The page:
Day of Mourning 2014

April 28 is recognized as the National Day of Mourning. On this day, we are reminded of the grim statistics of workers who have died or been injured in Canadian workplaces. Still many more have been discouraged or prevented from claiming compensation they were entitled to.  We also remember the fact that these numbers are real people with real families. 


April 28 is recognized as the National Day of Mourning. On this day, we are reminded of the grim statistics of workers who have died or been injured in Canadian workplaces. Still many more have been discouraged or prevented from claiming compensation they were entitled to.  We also remember the fact that these numbers are real people with real families.

This is not, however, purely a day of remembrance, it is also a day to call to action.  It is a day to recognize changes that will create safe workplaces for our members and everyone in Canada. With the recent changes to health and safety legislation under the Canada Labour Code, with the introduction of Bill C-4, the need to take action is greater than ever before for this generation of workers.

The Bill changes the definition of “danger” to “imminent or serious threat to the life or health of a person”.

  • Bill C-4 removes the concept of danger as a potential occurrence.  It removes the language of a “potential hazard”.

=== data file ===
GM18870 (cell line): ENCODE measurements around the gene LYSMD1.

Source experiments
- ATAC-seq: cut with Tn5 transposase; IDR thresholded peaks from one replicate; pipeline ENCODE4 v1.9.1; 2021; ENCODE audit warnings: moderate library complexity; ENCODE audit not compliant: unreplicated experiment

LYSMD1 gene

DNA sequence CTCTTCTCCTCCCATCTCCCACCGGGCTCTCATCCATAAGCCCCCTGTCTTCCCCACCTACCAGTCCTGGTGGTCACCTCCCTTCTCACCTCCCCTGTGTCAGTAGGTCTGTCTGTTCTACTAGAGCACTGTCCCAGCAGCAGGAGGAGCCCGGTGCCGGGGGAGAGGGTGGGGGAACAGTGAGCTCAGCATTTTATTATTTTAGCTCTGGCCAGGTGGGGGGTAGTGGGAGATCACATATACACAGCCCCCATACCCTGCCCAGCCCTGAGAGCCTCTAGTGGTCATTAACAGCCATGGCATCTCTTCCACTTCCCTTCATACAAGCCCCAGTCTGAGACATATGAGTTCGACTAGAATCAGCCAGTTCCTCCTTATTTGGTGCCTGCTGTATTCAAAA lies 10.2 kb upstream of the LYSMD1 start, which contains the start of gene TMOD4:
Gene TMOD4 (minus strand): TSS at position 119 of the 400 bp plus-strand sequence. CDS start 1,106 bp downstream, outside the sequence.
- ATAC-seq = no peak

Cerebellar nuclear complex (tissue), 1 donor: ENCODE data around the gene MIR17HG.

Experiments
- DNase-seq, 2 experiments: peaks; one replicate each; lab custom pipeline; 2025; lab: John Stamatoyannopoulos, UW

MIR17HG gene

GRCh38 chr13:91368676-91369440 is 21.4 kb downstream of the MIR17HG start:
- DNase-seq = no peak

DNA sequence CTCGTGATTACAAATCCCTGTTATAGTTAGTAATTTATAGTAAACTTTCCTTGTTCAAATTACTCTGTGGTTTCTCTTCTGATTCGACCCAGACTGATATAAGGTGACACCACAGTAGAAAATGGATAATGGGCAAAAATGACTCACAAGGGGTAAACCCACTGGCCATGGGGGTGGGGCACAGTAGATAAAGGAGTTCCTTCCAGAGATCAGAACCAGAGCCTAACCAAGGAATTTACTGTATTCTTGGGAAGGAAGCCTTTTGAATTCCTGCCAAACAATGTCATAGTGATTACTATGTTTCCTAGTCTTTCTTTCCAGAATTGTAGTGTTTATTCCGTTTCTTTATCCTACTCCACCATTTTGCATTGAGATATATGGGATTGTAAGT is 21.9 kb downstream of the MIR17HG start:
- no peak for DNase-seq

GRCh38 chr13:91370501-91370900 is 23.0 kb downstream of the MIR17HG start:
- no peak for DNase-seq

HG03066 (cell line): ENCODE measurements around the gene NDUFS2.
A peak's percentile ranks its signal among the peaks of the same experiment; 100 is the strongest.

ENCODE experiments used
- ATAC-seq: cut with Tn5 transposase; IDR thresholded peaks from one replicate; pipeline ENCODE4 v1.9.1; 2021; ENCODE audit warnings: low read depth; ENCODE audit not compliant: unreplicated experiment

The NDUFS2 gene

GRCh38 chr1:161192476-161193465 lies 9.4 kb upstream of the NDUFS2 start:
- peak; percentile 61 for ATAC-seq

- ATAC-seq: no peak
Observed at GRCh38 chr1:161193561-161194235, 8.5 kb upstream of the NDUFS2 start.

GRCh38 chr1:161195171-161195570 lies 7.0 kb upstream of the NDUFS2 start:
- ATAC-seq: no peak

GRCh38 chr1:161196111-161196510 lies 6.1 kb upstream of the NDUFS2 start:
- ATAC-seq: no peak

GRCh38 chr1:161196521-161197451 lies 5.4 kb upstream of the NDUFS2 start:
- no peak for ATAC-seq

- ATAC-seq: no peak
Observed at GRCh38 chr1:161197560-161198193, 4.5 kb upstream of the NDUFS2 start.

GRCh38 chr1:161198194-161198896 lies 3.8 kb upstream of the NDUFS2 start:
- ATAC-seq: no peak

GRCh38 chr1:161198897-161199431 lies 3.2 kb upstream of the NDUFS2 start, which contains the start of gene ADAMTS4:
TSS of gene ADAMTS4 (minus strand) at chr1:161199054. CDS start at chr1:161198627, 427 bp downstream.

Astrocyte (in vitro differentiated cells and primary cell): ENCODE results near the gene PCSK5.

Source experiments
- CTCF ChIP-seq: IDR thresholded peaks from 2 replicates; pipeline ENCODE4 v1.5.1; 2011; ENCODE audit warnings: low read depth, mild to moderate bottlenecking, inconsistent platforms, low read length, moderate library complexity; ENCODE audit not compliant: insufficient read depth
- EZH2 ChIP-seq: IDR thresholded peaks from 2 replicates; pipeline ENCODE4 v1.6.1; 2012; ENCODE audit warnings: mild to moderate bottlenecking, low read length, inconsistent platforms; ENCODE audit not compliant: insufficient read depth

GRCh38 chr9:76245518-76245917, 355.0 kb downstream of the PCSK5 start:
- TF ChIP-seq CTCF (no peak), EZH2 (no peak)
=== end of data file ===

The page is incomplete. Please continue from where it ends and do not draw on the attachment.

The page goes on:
• Bill C-4 removes the idea that workers deserve protection from activities or conditions that could cause them danger in the future and its impact on a worker’s reproductive system

All authority and powers of Health and Safety Officers are now being removed and placed with the Minister.

  • The Bill removes all reference to an inspectorate of autonomous neutral trained professional health and safety officers. The Minister or her appointee can refuse to look into a matter if the Minister deems the worker’s health and safety concern to be trivial, frivolous, vexatious or in bad faith. 

Bill C-4 states that the Minister of Labour may administer or enforce electronically the Canada Labour Code. This will allow the Minister to do virtual investigations.

  • Up until now, the cornerstone of ensuring healthy and safe workplaces has been an internal responsibility system based on worker and employer engagement, consultation and participation. 

We encourage all PSAC members across the Prairie Region to attend local National Day of Mourning observances and bring neighbours, friends, and members from their Locals. Please contact one of us or your PSAC regional office for information on events taking place in your area.

View the CLC infographic with more stats and information.

View the special Prairies Video Project video on asbestos awareness.

In Solidarity,

Your Prairie Region Council Health and Safety Committee

Alec Goertzen
Alberta

Nancy Johnson
Saskatchewan

Gus Mardli
Manitoba